Adverbs of time

Adverbs of timeIt was nice seeing you yesterday night.

Something is not quite right with this sentence… read on to find out what.

Instead of ‘yesterday night’, we say ‚last night‘ or ‚yesterday evening‘ – ‚last night‘ is used more often than ‚yesterday evening‘, which can sound a little formal. Below are some tips on using adverbs of time.

Grammar point – adverbs of time

Adverbs of time tell us when something happened, as well as for how long and how often. 

Some common adverbs that tells us when something happened:

A point in time – now, then, yesterday, last night/week/month/year, the day before

A relationship in time – already, early, late, before, after, eventually, finally, first, last, just, yet, soon, still, since, recently, lately, formerly, previously

Adverbs that tell us for how long:

Duration – for a year, all day, long, since, for

Adverbs that tell us how often something happens:

Frequency (indefinite) – rarely, hardly, seldom, frequently, occasionally, often, generally, normally, constantly, never, ever

Frequency (definite) – hourly, daily, weekly, monthly, yearly, annually, biannually, quarterly, nightly


Adverbs that relate to a point in time or a relationship in time are usually placed at the end of a clause. However, placing them at the beginning places more emphasis on them.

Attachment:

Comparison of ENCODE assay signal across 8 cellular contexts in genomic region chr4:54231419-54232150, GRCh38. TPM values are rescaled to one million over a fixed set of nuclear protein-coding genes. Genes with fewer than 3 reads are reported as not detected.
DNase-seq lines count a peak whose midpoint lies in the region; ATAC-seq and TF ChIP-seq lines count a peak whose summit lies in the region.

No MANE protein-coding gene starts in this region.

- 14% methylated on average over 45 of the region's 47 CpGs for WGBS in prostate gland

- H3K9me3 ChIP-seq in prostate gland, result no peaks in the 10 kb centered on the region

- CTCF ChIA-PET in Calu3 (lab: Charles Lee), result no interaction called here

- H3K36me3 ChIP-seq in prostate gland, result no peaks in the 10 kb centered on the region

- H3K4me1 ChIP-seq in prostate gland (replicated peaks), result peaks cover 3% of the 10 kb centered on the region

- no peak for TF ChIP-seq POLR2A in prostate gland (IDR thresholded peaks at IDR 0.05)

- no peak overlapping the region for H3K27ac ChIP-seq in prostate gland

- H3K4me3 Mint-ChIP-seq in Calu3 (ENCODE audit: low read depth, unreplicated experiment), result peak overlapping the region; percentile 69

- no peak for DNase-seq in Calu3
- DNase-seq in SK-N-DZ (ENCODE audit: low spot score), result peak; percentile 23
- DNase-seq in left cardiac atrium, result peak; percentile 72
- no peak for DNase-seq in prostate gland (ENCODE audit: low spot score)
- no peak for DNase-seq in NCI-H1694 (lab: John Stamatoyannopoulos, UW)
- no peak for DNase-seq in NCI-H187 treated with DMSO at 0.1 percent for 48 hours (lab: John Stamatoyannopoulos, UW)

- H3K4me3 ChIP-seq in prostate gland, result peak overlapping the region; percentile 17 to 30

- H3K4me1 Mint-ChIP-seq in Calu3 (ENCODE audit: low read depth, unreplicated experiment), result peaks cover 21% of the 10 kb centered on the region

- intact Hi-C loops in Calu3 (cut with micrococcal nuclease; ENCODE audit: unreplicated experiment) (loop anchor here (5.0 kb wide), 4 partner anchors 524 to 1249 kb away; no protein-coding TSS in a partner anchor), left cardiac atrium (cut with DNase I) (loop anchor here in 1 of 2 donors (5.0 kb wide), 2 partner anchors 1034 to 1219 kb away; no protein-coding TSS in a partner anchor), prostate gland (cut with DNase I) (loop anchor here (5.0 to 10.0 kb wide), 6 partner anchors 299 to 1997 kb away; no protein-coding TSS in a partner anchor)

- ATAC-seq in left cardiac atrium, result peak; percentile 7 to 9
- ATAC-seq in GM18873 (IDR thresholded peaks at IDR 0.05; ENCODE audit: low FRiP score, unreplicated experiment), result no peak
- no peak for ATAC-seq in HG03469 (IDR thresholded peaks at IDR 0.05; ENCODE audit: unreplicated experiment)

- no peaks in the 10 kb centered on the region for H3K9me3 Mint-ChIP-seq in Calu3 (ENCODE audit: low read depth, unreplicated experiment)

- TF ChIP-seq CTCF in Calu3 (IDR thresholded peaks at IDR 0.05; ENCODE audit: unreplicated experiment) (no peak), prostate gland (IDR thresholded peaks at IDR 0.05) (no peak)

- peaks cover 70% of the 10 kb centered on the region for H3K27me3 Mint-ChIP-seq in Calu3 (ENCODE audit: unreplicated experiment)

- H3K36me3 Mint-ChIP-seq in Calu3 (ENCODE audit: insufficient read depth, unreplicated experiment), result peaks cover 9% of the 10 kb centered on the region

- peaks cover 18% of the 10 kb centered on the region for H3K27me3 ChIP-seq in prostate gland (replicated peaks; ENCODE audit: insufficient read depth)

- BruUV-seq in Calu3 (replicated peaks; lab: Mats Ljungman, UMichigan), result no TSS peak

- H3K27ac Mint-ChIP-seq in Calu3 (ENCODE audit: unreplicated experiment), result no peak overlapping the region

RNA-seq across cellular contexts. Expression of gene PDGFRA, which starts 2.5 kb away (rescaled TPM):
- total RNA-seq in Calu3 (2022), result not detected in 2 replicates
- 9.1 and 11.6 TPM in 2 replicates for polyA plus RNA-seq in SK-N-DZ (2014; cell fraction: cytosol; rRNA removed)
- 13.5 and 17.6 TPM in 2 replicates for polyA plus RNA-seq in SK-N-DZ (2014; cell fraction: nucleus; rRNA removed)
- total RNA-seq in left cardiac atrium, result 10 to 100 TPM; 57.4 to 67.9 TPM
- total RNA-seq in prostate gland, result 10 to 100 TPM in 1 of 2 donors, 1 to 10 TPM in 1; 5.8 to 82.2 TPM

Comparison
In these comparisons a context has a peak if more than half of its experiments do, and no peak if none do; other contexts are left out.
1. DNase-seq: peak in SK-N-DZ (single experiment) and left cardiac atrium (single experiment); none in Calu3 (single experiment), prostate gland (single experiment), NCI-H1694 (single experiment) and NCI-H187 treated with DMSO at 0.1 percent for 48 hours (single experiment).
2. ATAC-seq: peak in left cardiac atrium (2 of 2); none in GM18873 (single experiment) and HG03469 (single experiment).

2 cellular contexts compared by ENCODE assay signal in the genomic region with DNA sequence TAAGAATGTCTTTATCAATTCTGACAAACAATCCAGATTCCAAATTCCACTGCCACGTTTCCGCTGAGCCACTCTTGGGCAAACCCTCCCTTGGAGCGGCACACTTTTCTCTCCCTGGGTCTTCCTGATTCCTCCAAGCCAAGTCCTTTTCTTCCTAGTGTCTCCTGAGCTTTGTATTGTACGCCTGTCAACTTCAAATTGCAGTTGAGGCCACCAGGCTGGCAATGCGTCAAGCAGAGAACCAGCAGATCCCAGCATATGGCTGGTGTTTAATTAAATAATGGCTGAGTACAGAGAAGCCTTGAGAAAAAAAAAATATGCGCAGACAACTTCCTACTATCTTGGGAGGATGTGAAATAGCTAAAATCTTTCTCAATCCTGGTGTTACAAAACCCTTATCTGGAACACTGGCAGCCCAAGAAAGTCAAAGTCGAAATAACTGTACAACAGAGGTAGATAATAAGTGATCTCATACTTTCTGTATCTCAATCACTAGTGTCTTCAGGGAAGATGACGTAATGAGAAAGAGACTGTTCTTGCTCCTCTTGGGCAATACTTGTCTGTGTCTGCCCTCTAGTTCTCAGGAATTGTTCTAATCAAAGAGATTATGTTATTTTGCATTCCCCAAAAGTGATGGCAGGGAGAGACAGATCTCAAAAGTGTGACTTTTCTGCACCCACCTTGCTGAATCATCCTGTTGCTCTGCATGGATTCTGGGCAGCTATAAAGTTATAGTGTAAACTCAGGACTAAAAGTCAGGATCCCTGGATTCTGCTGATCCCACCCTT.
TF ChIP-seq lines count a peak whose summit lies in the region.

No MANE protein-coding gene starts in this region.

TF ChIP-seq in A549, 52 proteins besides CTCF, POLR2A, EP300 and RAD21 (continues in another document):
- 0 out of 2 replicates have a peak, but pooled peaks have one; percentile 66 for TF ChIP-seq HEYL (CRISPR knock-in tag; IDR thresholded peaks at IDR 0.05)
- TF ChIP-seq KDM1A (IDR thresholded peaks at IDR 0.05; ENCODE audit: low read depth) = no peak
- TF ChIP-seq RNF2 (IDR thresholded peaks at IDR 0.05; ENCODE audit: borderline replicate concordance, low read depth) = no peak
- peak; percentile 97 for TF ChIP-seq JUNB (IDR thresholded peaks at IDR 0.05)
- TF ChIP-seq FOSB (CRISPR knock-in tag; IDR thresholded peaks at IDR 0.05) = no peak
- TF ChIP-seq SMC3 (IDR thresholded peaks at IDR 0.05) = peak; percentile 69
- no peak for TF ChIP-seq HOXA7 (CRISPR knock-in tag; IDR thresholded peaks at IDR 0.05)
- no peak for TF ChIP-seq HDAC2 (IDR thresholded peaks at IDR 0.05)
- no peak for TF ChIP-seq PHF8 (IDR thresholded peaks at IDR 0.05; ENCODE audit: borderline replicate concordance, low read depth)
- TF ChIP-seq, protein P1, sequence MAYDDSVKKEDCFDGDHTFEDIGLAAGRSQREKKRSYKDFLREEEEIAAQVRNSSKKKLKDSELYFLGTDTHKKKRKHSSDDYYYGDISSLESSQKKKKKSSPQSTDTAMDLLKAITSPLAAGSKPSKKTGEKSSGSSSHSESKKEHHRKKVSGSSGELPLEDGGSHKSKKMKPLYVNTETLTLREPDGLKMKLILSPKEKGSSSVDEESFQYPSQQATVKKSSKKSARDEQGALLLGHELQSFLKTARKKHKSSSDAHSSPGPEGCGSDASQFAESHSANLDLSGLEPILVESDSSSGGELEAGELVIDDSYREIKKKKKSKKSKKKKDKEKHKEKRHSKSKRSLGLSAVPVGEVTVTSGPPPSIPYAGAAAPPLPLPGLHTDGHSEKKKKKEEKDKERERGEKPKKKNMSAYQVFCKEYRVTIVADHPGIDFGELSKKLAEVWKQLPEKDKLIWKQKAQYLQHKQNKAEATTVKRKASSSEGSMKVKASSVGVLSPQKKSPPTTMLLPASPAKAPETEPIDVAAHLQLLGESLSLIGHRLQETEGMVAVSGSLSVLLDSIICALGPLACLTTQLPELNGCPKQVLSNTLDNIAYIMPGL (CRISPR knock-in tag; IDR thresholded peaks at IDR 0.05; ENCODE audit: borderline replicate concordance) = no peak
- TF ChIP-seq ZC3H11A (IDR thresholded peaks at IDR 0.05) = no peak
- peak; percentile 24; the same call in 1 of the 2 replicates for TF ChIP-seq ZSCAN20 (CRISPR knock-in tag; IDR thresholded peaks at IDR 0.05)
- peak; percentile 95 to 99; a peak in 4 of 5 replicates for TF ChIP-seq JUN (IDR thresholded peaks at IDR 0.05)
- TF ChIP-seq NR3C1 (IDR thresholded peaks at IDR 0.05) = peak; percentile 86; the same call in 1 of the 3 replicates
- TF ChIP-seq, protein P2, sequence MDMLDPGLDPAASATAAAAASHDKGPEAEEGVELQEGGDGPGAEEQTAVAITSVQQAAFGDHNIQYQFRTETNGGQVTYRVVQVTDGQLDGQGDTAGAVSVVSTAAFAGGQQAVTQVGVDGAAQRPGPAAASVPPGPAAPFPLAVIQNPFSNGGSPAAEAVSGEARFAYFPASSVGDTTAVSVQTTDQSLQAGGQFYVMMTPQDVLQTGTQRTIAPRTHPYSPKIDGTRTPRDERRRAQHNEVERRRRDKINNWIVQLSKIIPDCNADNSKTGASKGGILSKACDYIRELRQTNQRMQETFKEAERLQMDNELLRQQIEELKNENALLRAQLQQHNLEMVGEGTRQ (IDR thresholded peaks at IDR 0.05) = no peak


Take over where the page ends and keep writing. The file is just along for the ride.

• I saw my mother yesterday.
  • I do my taxes quarterly.
  • Last week I heard the strangest thing.

Adverbs of duration are usually placed at the end of a sentence or sometimes in the middle.


  • I can read for hours without getting tired.
  • I’m not staying very long.
  • I haven’t seen him since 2016.
  • I have been working here for ten years.

Adverbs of frequency are usually placed before the main verb but after auxiliary (helping) verbs – this is the mid position.


  • I often go running in the morning.
  • I rarely speak to her anymore.
  • She is usually not this quiet.

Many, but not all, adverbs of frequency can go at the beginning or end of a clause.  Ever, never and always do not go at the beginning. Sometimes, usually, often and occasionally can go at the beginning.


  • Sometimes I like to go for long walks in the woods.
  • I watch TV for hours sometimes.
  • I check my emails hourly.
  • Usually we visit my grandmother on Sundays.
  • I never knew it could get so cold here. (NOT:  Never I knew…)
  • She is always on time.

Adverbs of frequency meaning ’not very often‘ have a negative meaning and therefore are not used with ’not‘ in a sentence. They are usually in the mid position or at the beginning with an inverted subject and verb for a formal sentence. In this case, if there is no modal or auxiliary verb, we add ‚do‘.


  • I rarely go to the gym anymore. (NOT:  I don’t rarely go…)
  • Rarely are things as good as they seem./Rarely do things get so bad.
  • He was hardly ever late./Hardly ever was he late.
  • Seldom is he late.